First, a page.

Making his on-screen debut in Daigo Matsui’s multistranded, disorderly and, at times, moving film “Japanese Girls Never Die” (“Azumi Harako wa Yukie Fumei”), singer Huwie Ishizaki admits that he was nervous prior to stepping in front of the cameras. The 32-year-old solo artist is used to putting on intense shows for his fans, but appearing in a movie alongside one of the country’s leading actresses, Yu Aoi, was a whole new kind of pressure.

“I’ve been interested in acting since I was a child so when Matsui offered me the role I was really excited,” Ishizaki says. “Soon after he mentioned my scenes would be with Yu Aoi, and I was just shocked. I mean she’s a massive name who has won numerous awards and is known by everyone.

“Before we started, my heart was pounding, then when things got underway I found it quite easy. Aoi was aware it was my first time on set and made a big effort to help me. Having watched her films, I thought she’d be serious and intimidating, but she was anything but. We’d go to izakaya (Japanese pubs) where she’d drink lots and act quite boisterous like a little old man — I mean that in a positive way (laughs). Mi-chan (Mitsuki Takahata) was similar.”

Ishizaki plays Yuji Soga, the peculiar neighborhood friend of main character, Haruko Azumi (Aoi). They end up in a relationship, but it quickly becomes apparent that he’s just using her for sex and has no intention of taking their relationship further. For Haruko, it’s an unrequited love that exacerbates her feelings of low self-worth and loneliness.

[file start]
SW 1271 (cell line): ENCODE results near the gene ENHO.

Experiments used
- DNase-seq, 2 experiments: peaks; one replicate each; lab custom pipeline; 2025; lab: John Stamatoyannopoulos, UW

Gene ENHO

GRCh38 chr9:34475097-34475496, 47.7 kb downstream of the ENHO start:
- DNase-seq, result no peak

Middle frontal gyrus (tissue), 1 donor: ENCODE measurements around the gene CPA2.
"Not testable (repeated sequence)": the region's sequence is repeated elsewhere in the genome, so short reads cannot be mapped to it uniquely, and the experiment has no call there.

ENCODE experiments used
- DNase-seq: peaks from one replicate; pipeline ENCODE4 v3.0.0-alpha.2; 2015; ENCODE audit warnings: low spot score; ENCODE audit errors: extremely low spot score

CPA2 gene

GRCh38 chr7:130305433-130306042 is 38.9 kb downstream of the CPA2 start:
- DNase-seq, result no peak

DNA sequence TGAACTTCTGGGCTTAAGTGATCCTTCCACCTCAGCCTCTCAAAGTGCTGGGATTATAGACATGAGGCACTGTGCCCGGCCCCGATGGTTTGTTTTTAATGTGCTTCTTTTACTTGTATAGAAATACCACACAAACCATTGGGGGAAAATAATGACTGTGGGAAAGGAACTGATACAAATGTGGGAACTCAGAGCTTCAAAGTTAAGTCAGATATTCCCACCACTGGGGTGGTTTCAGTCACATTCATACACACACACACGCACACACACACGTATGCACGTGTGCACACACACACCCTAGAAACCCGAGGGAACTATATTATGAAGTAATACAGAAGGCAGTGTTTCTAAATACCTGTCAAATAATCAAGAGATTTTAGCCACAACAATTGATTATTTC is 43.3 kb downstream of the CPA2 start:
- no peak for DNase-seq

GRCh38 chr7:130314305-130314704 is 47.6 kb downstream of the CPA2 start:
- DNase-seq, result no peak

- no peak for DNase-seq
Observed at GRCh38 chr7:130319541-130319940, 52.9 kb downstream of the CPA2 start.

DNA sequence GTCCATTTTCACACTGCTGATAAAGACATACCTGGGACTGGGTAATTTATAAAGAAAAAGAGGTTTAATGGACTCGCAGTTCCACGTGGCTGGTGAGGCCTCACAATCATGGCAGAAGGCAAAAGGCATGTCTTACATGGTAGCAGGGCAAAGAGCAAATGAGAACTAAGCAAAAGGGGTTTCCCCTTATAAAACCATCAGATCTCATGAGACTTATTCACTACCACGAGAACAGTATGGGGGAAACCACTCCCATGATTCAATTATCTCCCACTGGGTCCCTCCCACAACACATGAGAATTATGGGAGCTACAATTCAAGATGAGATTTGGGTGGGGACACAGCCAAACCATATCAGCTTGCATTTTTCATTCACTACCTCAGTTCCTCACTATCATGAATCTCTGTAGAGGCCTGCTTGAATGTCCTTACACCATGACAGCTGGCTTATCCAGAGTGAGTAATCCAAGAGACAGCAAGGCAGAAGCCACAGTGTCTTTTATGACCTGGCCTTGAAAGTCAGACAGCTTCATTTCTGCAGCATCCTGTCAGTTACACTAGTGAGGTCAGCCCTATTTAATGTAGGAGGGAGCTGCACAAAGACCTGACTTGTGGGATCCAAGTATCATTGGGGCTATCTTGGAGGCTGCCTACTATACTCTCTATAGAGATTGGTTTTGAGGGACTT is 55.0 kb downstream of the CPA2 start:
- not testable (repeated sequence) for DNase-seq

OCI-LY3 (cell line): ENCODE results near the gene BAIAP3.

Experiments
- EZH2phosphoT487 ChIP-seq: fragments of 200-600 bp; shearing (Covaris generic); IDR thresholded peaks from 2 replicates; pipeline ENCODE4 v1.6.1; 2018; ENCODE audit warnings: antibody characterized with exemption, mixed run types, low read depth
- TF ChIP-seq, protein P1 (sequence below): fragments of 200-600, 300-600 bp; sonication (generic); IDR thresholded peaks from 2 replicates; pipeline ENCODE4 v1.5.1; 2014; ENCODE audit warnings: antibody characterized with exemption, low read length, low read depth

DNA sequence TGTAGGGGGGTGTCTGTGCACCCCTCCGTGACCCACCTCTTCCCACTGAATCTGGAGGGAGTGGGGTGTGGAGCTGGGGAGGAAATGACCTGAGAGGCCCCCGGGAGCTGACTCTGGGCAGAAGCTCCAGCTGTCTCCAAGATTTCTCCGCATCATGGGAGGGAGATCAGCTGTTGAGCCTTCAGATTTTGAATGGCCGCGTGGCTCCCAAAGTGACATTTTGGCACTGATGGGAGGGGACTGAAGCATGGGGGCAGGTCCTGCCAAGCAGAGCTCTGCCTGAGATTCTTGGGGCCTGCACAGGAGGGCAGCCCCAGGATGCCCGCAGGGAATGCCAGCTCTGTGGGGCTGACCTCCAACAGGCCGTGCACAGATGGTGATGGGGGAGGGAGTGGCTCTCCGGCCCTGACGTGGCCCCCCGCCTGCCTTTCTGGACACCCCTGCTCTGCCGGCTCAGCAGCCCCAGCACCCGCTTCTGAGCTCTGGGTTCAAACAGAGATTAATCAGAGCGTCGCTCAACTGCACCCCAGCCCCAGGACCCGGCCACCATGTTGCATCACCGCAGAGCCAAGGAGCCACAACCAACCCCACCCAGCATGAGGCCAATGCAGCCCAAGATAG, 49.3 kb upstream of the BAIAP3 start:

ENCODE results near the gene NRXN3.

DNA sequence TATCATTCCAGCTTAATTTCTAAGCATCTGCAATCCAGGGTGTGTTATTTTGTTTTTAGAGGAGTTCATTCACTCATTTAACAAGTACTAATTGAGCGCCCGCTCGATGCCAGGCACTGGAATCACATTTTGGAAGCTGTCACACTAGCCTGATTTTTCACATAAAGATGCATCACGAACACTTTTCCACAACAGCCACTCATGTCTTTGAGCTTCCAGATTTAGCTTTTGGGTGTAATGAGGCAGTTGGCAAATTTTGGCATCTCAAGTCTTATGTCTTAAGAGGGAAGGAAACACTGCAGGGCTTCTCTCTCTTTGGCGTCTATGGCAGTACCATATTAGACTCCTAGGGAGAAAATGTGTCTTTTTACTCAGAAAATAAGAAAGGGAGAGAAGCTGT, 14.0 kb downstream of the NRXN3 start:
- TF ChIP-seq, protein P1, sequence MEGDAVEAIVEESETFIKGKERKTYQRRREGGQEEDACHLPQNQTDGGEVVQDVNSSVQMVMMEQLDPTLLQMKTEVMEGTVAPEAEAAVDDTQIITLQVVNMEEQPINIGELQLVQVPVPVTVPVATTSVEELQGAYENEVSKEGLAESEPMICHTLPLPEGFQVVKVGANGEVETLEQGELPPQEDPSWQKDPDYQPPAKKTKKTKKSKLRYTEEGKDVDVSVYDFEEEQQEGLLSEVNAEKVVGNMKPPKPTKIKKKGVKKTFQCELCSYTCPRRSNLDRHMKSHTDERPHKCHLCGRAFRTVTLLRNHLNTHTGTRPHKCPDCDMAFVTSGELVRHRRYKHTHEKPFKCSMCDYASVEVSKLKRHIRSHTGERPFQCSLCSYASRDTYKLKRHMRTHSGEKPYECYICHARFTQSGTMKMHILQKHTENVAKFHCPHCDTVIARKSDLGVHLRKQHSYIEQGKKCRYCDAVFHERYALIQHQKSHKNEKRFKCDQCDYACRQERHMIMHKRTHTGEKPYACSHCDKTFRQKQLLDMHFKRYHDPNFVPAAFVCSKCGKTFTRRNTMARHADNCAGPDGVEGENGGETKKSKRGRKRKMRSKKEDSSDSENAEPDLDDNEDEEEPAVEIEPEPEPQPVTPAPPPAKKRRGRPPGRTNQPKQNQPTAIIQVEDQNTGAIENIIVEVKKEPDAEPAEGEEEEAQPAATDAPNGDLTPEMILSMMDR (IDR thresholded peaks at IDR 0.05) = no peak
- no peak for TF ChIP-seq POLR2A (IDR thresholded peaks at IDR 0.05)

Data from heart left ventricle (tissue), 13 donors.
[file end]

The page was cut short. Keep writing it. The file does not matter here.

A desolate figure, she is meant to represent a typical Japanese woman in her late-20s, one that blends into the crowd and is almost forgotten. Unmarried and unhappy, she lives at home with her mother and grandmother while working at a job she despises alongside sexist coworkers.

We know that at some stage Haruko will disappear. In a series of flash-forward scenes, her “missing” poster is spray-painted all over town by a pair of male graffiti artists. They’re followed around by lovesick teenager Aina (Takahata), who they treat with disdain. At the same time a gang of violent high school girls are making headlines for attacking random men on the streets. Matsui keeps us guessing throughout as to how these three strands will come together.

“The movie has lots of layers and is quite complex,” Ishizaki says. “It tackles many troubling issues in Japanese society including the ways we objectify women. The pink writing on the poster makes it look like a cute film, but I think the content will surprise audiences, especially guys. I feel privileged to have been a part of it.”

Ishizaki hopes this role will lead to more acting opportunities in the future, though his fans shouldn’t fret as he says music will always be his main passion.

“My mother named me Huwie because it kind of sounded like (David) Bowie,” he says. “During my youth, I’d always listen to songs by him and Tom Waits. My dream was to be a singer-songwriter like them. I managed to achieve that and I believe it’s something I’ll be doing till the day I die.”

“Japanese Girls Never Die” is now playing in cinemas nationwide. Huwie Ishizaki’s new album, “Atarazu mo Tokarazu” is also on sale. For more information, visit www.ishizakihuwie.com.

In line with COVID-19 guidelines, the government is strongly requesting that residents and visitors exercise caution if they choose to visit bars, restaurants, music venues and other public spaces.


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